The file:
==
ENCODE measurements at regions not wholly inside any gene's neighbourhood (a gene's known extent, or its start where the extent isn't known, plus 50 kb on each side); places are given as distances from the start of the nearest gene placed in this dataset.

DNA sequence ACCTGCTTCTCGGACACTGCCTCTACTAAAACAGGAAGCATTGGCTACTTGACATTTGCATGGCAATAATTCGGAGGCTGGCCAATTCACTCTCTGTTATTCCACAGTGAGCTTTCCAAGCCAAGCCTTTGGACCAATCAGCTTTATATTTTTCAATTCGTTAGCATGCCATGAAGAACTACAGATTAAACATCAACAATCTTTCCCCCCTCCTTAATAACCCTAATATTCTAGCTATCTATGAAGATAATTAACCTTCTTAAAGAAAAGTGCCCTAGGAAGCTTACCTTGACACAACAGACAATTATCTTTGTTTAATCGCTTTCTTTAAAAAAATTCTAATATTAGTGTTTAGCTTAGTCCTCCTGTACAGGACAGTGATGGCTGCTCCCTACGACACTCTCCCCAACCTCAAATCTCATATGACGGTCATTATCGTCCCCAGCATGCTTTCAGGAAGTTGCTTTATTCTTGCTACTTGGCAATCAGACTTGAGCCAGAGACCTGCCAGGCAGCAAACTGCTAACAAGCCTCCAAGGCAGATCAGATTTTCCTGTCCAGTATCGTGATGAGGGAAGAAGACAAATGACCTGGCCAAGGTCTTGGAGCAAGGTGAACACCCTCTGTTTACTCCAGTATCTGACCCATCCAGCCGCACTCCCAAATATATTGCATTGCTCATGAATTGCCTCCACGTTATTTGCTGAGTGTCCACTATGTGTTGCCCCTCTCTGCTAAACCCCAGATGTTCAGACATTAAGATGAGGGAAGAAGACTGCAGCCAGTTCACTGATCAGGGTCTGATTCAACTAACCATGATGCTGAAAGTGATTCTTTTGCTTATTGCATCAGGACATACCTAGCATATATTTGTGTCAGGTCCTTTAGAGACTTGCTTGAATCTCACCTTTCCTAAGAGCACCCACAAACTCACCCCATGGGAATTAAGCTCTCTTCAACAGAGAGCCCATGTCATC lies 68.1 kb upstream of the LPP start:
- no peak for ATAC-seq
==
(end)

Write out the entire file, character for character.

ENCODE measurements at regions not wholly inside any gene's neighbourhood (a gene's known extent, or its start where the extent isn't known, plus 50 kb on each side); places are given as distances from the start of the nearest gene placed in this dataset.

DNA sequence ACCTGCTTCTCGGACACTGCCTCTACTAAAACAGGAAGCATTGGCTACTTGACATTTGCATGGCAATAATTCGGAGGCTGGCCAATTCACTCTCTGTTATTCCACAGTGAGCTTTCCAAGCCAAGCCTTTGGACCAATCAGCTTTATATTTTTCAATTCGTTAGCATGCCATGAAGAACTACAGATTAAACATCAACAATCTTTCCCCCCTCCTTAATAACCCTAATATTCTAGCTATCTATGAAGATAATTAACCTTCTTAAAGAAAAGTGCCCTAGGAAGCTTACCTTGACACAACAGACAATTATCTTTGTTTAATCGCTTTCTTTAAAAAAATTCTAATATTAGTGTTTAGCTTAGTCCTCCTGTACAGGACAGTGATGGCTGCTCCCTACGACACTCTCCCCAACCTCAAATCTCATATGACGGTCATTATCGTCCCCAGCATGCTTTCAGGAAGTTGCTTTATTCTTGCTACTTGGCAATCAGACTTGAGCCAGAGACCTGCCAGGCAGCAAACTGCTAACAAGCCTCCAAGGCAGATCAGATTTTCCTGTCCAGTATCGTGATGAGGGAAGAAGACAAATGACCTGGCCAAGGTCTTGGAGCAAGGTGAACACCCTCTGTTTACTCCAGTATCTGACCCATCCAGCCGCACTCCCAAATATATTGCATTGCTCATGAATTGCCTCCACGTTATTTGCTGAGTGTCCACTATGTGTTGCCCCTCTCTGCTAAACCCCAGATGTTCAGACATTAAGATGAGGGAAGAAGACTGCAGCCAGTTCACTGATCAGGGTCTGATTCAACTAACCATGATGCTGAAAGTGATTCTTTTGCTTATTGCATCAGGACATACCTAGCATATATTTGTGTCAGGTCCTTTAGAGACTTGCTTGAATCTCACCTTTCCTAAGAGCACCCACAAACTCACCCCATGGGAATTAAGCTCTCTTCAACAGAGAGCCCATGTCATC lies 68.1 kb upstream of the LPP start:
- no peak for ATAC-seq